Discount department store Sears Holdings (NASDAQ:SHLD) will report first-quarter results on Thursday. Somehow, rising same-store sales is not one of the results I'm expecting.

What analysts say:

  • Buy, sell, or waffle? It seems that none of the seven analysts covering the retailer is expecting that, either. Four of them rate Sears an underperform, which you can read as a sell, while three say hold. No one's calling it a buy.
  • Revenue. In fact, sales are expected to fall almost 3% to $11.4 billion, with analysts anticipating an 8% decline in same-store sales.
  • Earnings. Analysts are expecting profits to drop a stunning 86% to just $0.15 a share as the company feels the effects of loading up on inventory that it had to discount to unload.

What management says:
Chairman Eddie Lampert has split his divisions into autonomous units in an attempt to jump-start growth, but he's doing so at a cost. Rather than investing in its stores -- only $580 million out of $4.3 billion in capital was reallocated to the business -- Lampert is again resorting to financial gimmicks to get things going. Still, even Lampert admits that the near-$3 billion in share buybacks last year would have been better off deferred. The stock is almost 50% below the levels it was trading at last year.

Lampert acknowledges his company's difficulties and doesn't see a turnaround in consumer spending this year. The shift in the calendar put Easter into the first quarter, compared with last year, and the very first rebate checks were mailed out at the start of this month. Neither factor is expected to help improve Sears' results.

What management does:
Further, those higher inventory levels came as a result of management having anticipated bigger year-end sales that never materialized. And although he had promised he wouldn't chase unprofitable sales, Lampert had a number of markdown promotions to get rid of the bulked-up inventories.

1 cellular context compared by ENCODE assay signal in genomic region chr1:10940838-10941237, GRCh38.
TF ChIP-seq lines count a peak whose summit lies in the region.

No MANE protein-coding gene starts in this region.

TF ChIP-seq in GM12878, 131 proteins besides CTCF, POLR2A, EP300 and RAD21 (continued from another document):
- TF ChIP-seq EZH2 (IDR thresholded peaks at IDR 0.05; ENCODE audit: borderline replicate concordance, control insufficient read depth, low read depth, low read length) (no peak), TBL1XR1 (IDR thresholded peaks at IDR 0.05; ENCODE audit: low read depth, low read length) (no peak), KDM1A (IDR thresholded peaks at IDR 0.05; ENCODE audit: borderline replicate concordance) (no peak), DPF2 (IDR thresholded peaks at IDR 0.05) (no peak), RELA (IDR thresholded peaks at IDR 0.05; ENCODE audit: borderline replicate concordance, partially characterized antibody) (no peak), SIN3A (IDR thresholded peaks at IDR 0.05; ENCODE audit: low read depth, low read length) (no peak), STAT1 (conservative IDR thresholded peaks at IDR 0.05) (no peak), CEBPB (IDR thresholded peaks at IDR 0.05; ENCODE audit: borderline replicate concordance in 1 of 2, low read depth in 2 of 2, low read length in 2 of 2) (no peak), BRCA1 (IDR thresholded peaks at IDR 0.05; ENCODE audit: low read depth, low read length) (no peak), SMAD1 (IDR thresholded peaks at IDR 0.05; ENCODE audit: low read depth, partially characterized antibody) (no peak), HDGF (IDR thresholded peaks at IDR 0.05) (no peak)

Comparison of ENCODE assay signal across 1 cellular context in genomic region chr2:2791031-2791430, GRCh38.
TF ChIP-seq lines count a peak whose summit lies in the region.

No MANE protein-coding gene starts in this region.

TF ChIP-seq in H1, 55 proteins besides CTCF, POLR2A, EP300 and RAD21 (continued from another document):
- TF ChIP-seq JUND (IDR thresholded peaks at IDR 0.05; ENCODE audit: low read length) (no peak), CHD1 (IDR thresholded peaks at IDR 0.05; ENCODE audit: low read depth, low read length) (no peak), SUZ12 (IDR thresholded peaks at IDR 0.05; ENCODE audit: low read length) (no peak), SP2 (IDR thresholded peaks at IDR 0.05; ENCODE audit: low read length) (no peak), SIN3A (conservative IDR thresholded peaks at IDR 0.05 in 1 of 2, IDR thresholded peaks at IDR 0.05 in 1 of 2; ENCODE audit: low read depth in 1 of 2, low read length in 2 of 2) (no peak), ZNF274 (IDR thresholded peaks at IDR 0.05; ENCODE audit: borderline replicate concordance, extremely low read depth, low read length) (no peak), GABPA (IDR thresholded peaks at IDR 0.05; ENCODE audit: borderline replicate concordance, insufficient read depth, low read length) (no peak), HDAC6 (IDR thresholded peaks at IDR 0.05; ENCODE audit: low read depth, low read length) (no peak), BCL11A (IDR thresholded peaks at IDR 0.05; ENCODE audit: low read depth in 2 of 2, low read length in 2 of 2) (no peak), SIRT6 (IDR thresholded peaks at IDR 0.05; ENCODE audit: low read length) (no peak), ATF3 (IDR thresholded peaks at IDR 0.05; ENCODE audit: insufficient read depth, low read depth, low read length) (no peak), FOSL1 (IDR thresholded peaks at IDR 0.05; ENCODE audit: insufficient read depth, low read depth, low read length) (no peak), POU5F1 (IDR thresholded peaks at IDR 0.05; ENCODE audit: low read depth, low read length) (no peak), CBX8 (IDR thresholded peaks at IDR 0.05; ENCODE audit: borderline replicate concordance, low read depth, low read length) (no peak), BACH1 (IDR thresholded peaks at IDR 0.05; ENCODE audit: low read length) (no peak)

All data courtesy of Capital IQ, a division of Standard & Poor's. Data reflects trailing-12-month performance for the quarters ended in the named months.

One Fool says:
It has certainly been easy to be critical of Lampert's recent handling of Sears Holdings. While he seemed to possess the genius of Warren Buffett when he first merged Sears with Kmart, you still had to wonder how two failing businesses would come together to make a better whole. Even better-run discount operations like Target (NYSE:TGT) have had a difficult go of it, with its first-quarter net income falling 7.5%. Deep discounters like Wal-Mart (NYSE:WMT) have been gaining at the expense of Sears, which hasn't reported a single instance of rising same-store sales since merging with Kmart in 2005 after Kmart had emerged from bankruptcy.

Also, there's something to be said for Lampert's realization that it can still make money with a few core Sears brands like Diehard and Craftsman. But will the plan to expand its merchandising to competitors' stores end up eating away further at Sears' own retail establishments? Brands -- like Land's End and Restoration Hardware (NASDAQ:RSTO), if the company acquires it -- may be the answer.

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